Every time a UST token is minted, US$1 worth of Luna is burned, and every time a UST token is burned, US$1 worth of Luna is created. This means that when Terra falls below US$1, traders are encouraged to burn UST to create Luna, which can immediately be sold for an arbitrage profit. This change in the supply of Terra is what keeps it pegged to US$1.
Although it’s complicated, this relationship between the two tokens allows TerraUSD to stay pegged at US$1, while Luna prices are free to move.
According to Dr. Ryan Clements in his article in October 2021, he stated that ‘algorithmic stablecoins require a support level of demand for the entire ecosystem to operate. If demand falls below a threshold level, the entire system will fail. History shows that base or floor levels of support for financial products is not guaranteed—especially in a crisis.’
In other words, he was saying “hey hodlers, watch out! this may not work out.”
The Second Lap – Human-Imposed Risks
Even though on one hand crypto has to deal with faulty protocols that are sure to crumble, the space is still infiltrated by many who would rather seek self-gratification at the expense of the entire community. The fall of TerraUSD was only the first phase of one of crypto’s worst seasons. The unfolding stories of the insolvency of Three Arrows Capital (3AC) and other firms like Celsius Network and Voyager Digital make up the second phase and is a perfect example of the human-imposed risks in the space (also transparency risk).
Three Arrows Capital also known as 3AC was a crypto hedge fund forced to liquidate and filed for bankruptcy in June 2022. In summary, the company led by Zhu Su and Kyle Davies placed large bets on bitcoin with the hopes that the cryptocurrency will reach new heights.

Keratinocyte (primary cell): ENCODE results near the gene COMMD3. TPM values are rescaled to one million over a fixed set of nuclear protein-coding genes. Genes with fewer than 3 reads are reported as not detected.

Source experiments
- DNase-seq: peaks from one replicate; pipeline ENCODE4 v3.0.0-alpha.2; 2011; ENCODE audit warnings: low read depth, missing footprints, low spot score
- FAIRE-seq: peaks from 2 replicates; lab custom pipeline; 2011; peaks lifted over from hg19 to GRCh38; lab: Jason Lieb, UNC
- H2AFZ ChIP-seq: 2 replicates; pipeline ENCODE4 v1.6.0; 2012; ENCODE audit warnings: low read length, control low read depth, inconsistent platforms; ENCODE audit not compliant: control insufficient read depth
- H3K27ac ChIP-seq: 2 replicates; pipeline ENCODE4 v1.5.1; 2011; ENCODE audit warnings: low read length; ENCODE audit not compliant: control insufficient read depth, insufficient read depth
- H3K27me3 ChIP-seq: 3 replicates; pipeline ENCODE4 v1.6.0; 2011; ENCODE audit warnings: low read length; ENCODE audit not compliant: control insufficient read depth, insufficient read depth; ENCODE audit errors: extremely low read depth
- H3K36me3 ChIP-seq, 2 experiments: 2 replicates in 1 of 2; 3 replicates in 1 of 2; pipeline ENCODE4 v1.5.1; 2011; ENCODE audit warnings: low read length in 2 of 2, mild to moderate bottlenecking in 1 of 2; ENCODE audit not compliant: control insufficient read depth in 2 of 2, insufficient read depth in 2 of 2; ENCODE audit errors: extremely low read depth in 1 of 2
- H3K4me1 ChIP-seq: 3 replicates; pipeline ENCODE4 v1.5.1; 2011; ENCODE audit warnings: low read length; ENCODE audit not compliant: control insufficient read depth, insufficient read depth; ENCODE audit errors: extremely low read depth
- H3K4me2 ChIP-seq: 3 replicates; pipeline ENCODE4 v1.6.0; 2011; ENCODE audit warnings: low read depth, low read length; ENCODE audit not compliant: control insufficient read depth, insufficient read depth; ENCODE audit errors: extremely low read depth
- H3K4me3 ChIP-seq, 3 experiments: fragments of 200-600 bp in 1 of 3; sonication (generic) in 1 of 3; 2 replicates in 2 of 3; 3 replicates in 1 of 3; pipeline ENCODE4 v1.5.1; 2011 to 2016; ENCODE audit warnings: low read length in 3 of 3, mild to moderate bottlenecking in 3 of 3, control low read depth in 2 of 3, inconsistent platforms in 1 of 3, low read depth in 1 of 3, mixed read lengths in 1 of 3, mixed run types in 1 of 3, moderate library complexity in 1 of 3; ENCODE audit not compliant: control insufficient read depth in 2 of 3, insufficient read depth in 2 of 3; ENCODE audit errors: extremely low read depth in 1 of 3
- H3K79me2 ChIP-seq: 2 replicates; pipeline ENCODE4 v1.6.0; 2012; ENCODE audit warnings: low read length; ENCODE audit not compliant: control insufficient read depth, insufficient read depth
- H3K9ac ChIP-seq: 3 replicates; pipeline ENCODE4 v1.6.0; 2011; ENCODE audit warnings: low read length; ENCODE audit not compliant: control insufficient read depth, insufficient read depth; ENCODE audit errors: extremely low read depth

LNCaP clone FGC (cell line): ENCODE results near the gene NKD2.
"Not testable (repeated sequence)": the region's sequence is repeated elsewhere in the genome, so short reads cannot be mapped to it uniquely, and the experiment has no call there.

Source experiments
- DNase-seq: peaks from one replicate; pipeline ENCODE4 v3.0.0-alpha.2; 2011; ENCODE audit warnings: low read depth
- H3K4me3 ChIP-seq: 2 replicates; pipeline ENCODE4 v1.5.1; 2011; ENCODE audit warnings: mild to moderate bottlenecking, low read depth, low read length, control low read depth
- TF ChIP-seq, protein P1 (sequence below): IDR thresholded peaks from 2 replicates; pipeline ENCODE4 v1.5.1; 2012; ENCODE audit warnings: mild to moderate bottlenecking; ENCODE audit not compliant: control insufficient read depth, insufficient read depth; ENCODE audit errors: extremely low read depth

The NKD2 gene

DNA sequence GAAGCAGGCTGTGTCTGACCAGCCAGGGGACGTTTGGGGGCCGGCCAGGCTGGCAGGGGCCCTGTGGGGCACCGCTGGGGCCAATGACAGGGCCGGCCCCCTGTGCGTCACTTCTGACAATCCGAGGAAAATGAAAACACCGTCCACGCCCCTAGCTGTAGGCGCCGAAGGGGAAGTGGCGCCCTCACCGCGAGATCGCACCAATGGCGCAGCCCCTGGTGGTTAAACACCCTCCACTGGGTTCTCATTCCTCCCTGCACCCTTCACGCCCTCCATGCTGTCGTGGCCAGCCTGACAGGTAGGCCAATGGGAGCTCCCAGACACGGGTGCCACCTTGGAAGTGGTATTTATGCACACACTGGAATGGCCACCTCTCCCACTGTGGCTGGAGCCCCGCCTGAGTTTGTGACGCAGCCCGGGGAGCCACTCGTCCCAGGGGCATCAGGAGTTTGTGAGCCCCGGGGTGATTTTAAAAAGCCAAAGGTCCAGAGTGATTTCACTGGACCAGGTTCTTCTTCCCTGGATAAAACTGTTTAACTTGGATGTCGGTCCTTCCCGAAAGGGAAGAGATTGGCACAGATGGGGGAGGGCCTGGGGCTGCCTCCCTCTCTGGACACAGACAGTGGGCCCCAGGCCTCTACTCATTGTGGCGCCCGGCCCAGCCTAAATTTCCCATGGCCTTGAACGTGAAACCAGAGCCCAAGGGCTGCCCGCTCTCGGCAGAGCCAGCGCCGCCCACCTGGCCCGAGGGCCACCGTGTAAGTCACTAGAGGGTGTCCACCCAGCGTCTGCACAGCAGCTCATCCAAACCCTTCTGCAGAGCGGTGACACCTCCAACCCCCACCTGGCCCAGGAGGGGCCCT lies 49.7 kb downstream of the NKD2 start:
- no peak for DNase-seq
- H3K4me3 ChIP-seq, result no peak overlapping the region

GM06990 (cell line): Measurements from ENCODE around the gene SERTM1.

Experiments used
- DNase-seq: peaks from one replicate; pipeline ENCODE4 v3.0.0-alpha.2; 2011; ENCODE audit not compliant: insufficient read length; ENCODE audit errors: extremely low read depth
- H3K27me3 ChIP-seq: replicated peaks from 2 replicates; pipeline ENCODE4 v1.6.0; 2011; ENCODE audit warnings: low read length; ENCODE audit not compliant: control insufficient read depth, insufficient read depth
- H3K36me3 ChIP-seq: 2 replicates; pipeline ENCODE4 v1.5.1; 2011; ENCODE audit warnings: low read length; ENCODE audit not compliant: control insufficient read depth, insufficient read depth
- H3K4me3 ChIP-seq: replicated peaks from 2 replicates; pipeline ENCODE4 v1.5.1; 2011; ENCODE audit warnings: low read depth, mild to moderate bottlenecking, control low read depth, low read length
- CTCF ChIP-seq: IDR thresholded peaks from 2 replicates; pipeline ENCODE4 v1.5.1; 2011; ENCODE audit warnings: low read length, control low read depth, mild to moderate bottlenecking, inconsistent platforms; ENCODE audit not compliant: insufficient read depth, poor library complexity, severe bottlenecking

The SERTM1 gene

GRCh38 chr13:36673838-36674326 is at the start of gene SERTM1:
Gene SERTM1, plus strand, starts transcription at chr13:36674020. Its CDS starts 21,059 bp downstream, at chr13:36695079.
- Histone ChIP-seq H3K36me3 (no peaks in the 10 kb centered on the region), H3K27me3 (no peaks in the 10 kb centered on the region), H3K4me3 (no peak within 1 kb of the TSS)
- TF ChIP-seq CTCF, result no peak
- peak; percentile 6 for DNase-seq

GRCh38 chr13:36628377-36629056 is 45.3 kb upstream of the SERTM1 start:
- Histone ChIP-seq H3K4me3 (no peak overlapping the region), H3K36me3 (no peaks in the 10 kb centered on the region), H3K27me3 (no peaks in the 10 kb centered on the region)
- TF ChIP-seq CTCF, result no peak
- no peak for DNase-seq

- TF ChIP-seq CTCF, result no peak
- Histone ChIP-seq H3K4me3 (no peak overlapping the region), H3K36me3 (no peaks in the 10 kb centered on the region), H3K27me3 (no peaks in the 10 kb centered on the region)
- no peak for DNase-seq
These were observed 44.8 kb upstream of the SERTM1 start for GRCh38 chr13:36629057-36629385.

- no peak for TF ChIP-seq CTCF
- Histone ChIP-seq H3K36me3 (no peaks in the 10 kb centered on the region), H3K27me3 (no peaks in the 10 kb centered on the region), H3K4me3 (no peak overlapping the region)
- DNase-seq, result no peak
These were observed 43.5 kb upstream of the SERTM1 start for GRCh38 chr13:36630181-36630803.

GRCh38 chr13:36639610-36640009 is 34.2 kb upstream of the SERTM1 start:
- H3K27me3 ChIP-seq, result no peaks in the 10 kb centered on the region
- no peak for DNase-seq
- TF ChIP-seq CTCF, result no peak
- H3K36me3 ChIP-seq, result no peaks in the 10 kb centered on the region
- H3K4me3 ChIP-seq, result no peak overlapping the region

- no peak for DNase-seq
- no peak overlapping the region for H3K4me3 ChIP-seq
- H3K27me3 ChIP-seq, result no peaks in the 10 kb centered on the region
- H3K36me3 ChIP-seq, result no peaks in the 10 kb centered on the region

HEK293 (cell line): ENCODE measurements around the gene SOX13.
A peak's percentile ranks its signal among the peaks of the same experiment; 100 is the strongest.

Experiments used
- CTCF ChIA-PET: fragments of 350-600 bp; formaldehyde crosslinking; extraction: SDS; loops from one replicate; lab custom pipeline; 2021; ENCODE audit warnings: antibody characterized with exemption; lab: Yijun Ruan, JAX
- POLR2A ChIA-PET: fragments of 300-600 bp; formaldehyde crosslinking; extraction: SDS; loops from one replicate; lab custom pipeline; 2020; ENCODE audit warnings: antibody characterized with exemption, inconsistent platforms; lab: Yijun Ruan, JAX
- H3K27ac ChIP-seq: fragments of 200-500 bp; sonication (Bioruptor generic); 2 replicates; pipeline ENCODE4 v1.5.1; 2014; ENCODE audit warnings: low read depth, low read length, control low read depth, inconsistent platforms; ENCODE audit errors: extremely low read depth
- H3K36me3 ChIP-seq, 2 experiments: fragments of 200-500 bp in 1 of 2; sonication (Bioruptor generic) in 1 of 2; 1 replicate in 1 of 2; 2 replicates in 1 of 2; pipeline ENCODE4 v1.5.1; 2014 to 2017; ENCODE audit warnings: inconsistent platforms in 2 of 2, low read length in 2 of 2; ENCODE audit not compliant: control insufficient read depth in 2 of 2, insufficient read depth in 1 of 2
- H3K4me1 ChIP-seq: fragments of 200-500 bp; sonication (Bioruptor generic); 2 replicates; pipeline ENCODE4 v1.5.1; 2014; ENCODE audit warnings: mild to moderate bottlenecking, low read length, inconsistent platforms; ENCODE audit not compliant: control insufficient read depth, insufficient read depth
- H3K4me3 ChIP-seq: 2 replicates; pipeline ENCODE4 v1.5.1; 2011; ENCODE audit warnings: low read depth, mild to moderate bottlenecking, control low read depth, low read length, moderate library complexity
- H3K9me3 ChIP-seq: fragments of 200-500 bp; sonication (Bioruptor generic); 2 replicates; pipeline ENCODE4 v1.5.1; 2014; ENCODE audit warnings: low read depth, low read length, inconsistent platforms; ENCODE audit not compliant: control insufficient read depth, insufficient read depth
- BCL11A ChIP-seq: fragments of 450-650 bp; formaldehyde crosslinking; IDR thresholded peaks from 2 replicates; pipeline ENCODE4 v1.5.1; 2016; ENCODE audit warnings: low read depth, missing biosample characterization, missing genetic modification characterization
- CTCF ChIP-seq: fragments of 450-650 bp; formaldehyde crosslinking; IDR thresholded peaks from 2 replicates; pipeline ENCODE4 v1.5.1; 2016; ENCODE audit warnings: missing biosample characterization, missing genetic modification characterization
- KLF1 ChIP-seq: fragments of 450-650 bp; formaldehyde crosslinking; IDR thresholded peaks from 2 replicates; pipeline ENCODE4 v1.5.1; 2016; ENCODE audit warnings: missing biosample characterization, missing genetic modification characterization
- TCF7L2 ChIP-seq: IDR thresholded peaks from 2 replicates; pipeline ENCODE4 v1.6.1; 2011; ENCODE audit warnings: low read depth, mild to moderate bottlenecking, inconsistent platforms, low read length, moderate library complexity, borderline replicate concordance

It gets worse, the company placed bets using borrowed funds from about 27 companies. However, bitcoin kept falling and the company kept missing margin calls from its creditors like the well-known Genesis Trading.
The company was forced to liquidate and file for bankruptcy. In the court filings, the firm’s spending is revealed. It shows that the co-founders used borrowed funds to purchase luxury properties like real estate and a yacht. In total the company owes $3.5 billion to 27 companies which include companies like Genesis, Celsius and Voyager Digital.
Celsius after having denied on the 12th of June that they were not affected by unfavorable market conditions, were forced to halt withdrawals the next day and now have filed for bankruptcy. The company placed risky bets on the market as well.
The pattern to take note of in these conditions is the lack of transparency of crypto firms. Companies, led by people with get-rich-quick motives pose second-hand risks in this industry.
Nonetheless, this is not the first time in history this will happen. The 2008 financial crisis was caused by these same patterns.
We need to take things more seriously by recognizing that everyone has a part to play. These risks can be minimized if communities would do better in terms of accountability.
As a community, putting industry growth before personal gain will help us see fault in systems soon enough to save ourselves as well as push us to demand transparency from those who have significant funds in management.
Despite all this, I believe that this industry will see more seasons like these until it matures, get ready for the ride.